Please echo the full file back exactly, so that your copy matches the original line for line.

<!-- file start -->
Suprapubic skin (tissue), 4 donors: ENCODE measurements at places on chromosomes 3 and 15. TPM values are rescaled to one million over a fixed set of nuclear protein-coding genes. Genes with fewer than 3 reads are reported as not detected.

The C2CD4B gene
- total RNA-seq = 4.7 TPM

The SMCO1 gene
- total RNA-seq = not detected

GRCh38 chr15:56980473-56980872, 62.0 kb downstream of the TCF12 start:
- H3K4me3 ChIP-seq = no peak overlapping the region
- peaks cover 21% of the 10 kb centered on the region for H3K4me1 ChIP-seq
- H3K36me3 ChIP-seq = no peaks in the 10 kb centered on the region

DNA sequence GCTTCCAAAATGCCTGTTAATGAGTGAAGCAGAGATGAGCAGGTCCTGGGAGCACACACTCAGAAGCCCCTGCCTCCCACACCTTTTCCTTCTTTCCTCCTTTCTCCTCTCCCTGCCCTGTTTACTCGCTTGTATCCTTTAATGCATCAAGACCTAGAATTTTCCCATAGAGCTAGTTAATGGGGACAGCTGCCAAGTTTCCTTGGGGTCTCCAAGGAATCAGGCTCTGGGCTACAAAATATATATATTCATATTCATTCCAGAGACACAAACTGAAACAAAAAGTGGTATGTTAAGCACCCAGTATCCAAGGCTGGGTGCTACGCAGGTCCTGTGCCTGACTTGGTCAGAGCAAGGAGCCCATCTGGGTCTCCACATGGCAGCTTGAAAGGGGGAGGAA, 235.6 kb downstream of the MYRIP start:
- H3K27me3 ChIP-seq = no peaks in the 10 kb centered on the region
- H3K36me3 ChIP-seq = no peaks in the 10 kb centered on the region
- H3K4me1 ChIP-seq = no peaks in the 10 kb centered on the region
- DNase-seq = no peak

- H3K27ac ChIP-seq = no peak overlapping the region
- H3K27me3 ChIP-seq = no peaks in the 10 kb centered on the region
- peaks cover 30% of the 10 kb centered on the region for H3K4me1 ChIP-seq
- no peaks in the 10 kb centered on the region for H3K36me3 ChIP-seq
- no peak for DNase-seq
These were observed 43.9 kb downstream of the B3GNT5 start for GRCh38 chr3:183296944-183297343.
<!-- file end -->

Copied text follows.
Suprapubic skin (tissue), 4 donors: ENCODE measurements at places on chromosomes 3 and 15. TPM values are rescaled to one million over a fixed set of nuclear protein-coding genes. Genes with fewer than 3 reads are reported as not detected.

The C2CD4B gene
- total RNA-seq = 4.7 TPM

The SMCO1 gene
- total RNA-seq = not detected

GRCh38 chr15:56980473-56980872, 62.0 kb downstream of the TCF12 start:
- H3K4me3 ChIP-seq = no peak overlapping the region
- peaks cover 21% of the 10 kb centered on the region for H3K4me1 ChIP-seq
- H3K36me3 ChIP-seq = no peaks in the 10 kb centered on the region

DNA sequence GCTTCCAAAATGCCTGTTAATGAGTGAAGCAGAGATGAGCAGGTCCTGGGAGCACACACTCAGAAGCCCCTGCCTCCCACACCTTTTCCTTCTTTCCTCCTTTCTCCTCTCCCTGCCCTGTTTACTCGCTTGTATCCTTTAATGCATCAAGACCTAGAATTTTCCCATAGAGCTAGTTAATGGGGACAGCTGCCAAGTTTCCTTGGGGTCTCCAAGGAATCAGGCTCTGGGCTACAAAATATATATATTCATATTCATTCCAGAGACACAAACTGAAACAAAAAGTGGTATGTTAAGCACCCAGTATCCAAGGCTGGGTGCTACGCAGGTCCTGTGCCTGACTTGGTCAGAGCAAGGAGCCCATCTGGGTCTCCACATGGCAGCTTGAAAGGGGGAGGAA, 235.6 kb downstream of the MYRIP start:
- H3K27me3 ChIP-seq = no peaks in the 10 kb centered on the region
- H3K36me3 ChIP-seq = no peaks in the 10 kb centered on the region
- H3K4me1 ChIP-seq = no peaks in the 10 kb centered on the region
- DNase-seq = no peak

- H3K27ac ChIP-seq = no peak overlapping the region
- H3K27me3 ChIP-seq = no peaks in the 10 kb centered on the region
- peaks cover 30% of the 10 kb centered on the region for H3K4me1 ChIP-seq
- no peaks in the 10 kb centered on the region for H3K36me3 ChIP-seq
- no peak for DNase-seq
These were observed 43.9 kb downstream of the B3GNT5 start for GRCh38 chr3:183296944-183297343.